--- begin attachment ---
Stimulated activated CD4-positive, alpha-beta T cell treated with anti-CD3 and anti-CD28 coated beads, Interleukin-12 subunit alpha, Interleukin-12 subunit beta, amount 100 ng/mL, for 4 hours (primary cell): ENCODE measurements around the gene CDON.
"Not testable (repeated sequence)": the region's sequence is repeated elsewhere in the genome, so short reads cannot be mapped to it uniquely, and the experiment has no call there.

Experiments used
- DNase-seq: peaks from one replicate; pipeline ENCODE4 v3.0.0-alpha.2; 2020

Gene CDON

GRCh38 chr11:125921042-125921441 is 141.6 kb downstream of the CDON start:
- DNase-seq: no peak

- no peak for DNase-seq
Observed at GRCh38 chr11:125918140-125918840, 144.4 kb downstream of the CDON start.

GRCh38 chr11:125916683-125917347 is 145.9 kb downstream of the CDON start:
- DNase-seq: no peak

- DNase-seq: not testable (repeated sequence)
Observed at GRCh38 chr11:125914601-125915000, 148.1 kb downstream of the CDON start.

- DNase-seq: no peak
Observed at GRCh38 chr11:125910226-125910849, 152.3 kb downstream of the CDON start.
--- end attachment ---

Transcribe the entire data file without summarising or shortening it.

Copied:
Stimulated activated CD4-positive, alpha-beta T cell treated with anti-CD3 and anti-CD28 coated beads, Interleukin-12 subunit alpha, Interleukin-12 subunit beta, amount 100 ng/mL, for 4 hours (primary cell): ENCODE measurements around the gene CDON.
"Not testable (repeated sequence)": the region's sequence is repeated elsewhere in the genome, so short reads cannot be mapped to it uniquely, and the experiment has no call there.

Experiments used
- DNase-seq: peaks from one replicate; pipeline ENCODE4 v3.0.0-alpha.2; 2020

Gene CDON

GRCh38 chr11:125921042-125921441 is 141.6 kb downstream of the CDON start:
- DNase-seq: no peak

- no peak for DNase-seq
Observed at GRCh38 chr11:125918140-125918840, 144.4 kb downstream of the CDON start.

GRCh38 chr11:125916683-125917347 is 145.9 kb downstream of the CDON start:
- DNase-seq: no peak

- DNase-seq: not testable (repeated sequence)
Observed at GRCh38 chr11:125914601-125915000, 148.1 kb downstream of the CDON start.

- DNase-seq: no peak
Observed at GRCh38 chr11:125910226-125910849, 152.3 kb downstream of the CDON start.